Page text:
ALPINE CREEK. Alpine Creek rises three-quarters of a mile south of Ranger Peak near Alpine (at 30°17' N, 103°43' W) in northwestern Brewster County and flows northeast for twenty-three miles to its mouth on Musquiz Creek, a half mile below the crossing of the Santa Fe tracks over the latter stream (at 30°31' N, 103°34' W). Alpine Creek runs through Alpine and across a broad, open valley surrounded by rugged mountains and mesas. Its last six miles, beginning about six miles northeast of Alpine, was formerly known as Paisano Creek. The area has attracted human habitation for thousands of years, as artifacts attest. In historical times various trails into Mexico all crossed the area. Explorers in the valley were singularly impressed by the deep grasses, abundant wildlife, and flowing water. As early as 1682, Juan Domínguez de Mendoza described the valley as "for miles . . . covered with grass that looked like a field of waving grain." When Maj. W. H. Emory entered the valley through Paisano Pass in 1852, he found it "watered by a limpid stream from crystalline rocks, clothed with luxuriant grass, sufficient to feed a million of cattle." By the late 1870s stockmen had begun moving into the area, and in 1882 the Southern Pacific was built across Alpine Creek. The town grew around the crossing. Heavy grazing eliminated most of the deep grasses described in earlier accounts, and Alpine Creek became a dry wash. In some areas along the course of the creek, the former grassland has been invaded by desert scrub. For the most part, however, the area still supports grasses typical of semiarid climates, such as various gramas and tobosa grass, though much less abundant than was once the case.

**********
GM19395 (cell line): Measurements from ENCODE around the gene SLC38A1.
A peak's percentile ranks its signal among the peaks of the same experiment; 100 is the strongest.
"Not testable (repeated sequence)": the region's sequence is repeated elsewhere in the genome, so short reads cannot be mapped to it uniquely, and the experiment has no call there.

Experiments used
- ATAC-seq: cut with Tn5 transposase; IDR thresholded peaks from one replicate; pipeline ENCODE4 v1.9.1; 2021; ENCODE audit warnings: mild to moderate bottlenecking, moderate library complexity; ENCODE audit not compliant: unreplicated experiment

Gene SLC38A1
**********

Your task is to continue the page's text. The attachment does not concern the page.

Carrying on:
Clifford B. Casey, Alpine, Texas, Then and Now (Seagraves, Texas: Pioneer, 1981).
The following, adapted from the Chicago Manual of Style, 15th edition, is the preferred citation for this article."ALPINE CREEK," Handbook of Texas Online (http://www.tshaonline.org/handbook/online/articles/rba32), accessed November 30, 2015. Uploaded on June 9, 2010. Published by the Texas State Historical Association.
Get Texas history everyday,
with day by day
Each day's email tells a little bit more of the story of Texas and links to our collection of more than 27,000 articles